A Rotorua business expert says although life in level 3 would mean getting some primary sectors back, a lot more is needed to be done to get "anywhere near normal".
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While retailers could now begin planning for a level 3 world, those in hospitality had been left disappointed with the Hospitality NZ Bay of Plenty president fielding dozens of calls from businesses whose leaders don't see a way out.
But the city's mayor said in her view a careful approach to life after lockdown was the right one and warned transition needed to be done carefully or risk reversing progress made on stamping out Covid-19.
New Zealand is expected to stay in alert level 4 until 11.59pm on April 22. While no decision will be made on whether the country moves to level 3 until Monday, Prime Minister Jacinda Ardern yesterday shed some light on what level 3 would look like.
It still included major restrictions around hospitality businesses such as restaurants, bars and retail stores, but food deliveries and e-commerce could reopen although face-to-face transactions would not be allowed.
Rotorua mayor Steve Chadwick said the Government's "careful approach" was the right one.
"People's health remains paramount and we don't want to lose momentum on stamping out the virus.
"Relaxing restrictions needs to be done very carefully and safely or we risk reversing the progress that is being made and that would only exacerbate the impacts of Covid-19, including economically, particularly if we were forced into another lockdown."
Chadwick said there would be significant hurt and a major economic downturn regardless of when restrictions were relaxed, "so there's a balance needed between staying strong about fighting the virus and stamping it out, and doing what we can to protect businesses and the economy".
There were many businesses poised and eager to reopen and the partial reopening of some schools would help parents still working or able to return to work under level 3.
But Chadwick urged people to "remain vigilant, remain patient and please, keep doing as we are all being asked to do, so that we can start on the recovery just as soon as it is possible and safe to do so".
Rotorua Chamber of Commerce chief executive Bryce Heard said although many businesses would be positively impacted by level 3, many others still would not.
"Tourism, hospitality, cafes, restaurants and bars, anything that feeds off the tourism dollar will still [struggle]. Although we are getting some primary sectors back, which is good, it at least keeps something going.
"Forestry is very important for Rotorua, so there will be positive effects but we are going to have to do a lot more to get anywhere near normal."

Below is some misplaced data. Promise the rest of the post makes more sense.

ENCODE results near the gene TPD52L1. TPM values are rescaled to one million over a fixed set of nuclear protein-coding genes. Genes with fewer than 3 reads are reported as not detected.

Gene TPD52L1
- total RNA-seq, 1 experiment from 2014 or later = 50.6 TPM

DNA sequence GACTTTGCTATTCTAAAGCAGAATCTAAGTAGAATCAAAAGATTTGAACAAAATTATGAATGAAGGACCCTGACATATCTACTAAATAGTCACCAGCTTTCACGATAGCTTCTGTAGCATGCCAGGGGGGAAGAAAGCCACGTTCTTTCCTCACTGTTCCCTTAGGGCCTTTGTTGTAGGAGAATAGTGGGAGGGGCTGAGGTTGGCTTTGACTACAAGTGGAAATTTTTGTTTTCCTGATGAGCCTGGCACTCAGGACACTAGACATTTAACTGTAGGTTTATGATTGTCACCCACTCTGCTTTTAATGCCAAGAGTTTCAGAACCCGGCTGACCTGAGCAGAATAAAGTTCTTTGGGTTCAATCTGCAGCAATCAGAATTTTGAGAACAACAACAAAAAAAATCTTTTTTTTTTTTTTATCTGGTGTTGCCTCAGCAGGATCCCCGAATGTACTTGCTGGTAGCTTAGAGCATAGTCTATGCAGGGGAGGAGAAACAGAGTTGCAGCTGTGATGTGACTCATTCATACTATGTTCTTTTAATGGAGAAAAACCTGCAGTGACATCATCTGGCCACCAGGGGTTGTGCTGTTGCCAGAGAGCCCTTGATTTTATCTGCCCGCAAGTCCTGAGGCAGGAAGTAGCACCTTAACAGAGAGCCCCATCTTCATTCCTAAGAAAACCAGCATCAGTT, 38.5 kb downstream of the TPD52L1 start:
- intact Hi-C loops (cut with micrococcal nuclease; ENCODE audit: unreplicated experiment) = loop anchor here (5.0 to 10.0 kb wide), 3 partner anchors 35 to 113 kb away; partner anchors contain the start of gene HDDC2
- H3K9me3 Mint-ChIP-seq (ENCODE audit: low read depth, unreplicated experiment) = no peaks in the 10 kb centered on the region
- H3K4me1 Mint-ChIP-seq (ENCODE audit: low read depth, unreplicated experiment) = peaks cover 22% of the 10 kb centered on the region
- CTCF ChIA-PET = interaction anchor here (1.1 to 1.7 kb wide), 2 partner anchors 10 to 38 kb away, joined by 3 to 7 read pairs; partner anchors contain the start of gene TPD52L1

Heard was encouraged by the Government's approach and remained "cautiously optimistic".
"They are taking their foot off the brake and in a mild, cautious way, and that's a good thing," he said.
"I know they can't do everything we want them to do but as long as everyone continues to play the game, hopefully we can return to pre-Covid-19 times sooner. It depends on what people do."
For Hospitality NZ Bay of Plenty president Reg Hennessy, the level 3 rules were "really, really, really disappointing".
"There is basically no clarity for businesses in hospitality.
"Sure it will play into the hands of the McDonald's and those sorts of people, but for the rest, there has been no indication of when we can go back to normal and what the new normal is, nobody knows."
Hennessy feared if lockdown carried on for two or more months "we could go back to a town that has no hospitality and possibly retail left unless something dramatically is done".
"I've fielded dozens of phone calls from businesses who don't see a way out ..."
Hospitality NZ regional manager for the Bay of Plenty Alan Sciascia said level 3 remained particularly difficult for hospitality businesses, which were still prevented from providing their usual customer experience.
Sciascia said it was unknown when level 3 will begin and how long it will stay but "the longer it runs the more difficult it is for businesses to survive".
"All such businesses are now surviving on what limited reserves they have. Obviously that cannot continue indefinitely."
Retail NZ chief executive Greg Harford said it was good news for the economy and consumers that more retailing will be permitted in level 3.
"The retail sector is focused on domestic consumption and can play a key role in helping reboot the New Zealand economy.
"Online trading, and the provision of click-and-collect services are a key means by which we can start getting things going again."
Harford said retailers were now in a position to begin planning for a level 3 world, with greater clarity around what is permitted.
"Businesses will now be thinking about how to manage social distancing and hygiene requirements in workplaces, making sure they have online fulfilment organised to meet customer needs, and establishing an online presence if they don't already have one."
Tourism Bay of Plenty chief executive Kristin Dunne said many tourism businesses were prepared for this time of year to be quieter.
However, she said spend patterns for the week ending April 5 showed the lockdown's impact on the local economy, with a 53 per cent downturn in spend compared with the same week in 2019.
"Tourism Bay of Plenty is considering the reset of tourism and how to make it more resilient, more collaborative and more regenerative for our people and place.
"We intend to work closely with industry on this and have specialist product development resources to focus on capability and capacity building and investment attraction, including a special focus on Māori Economic Development."
- Additional reporting, Leah Tebbutt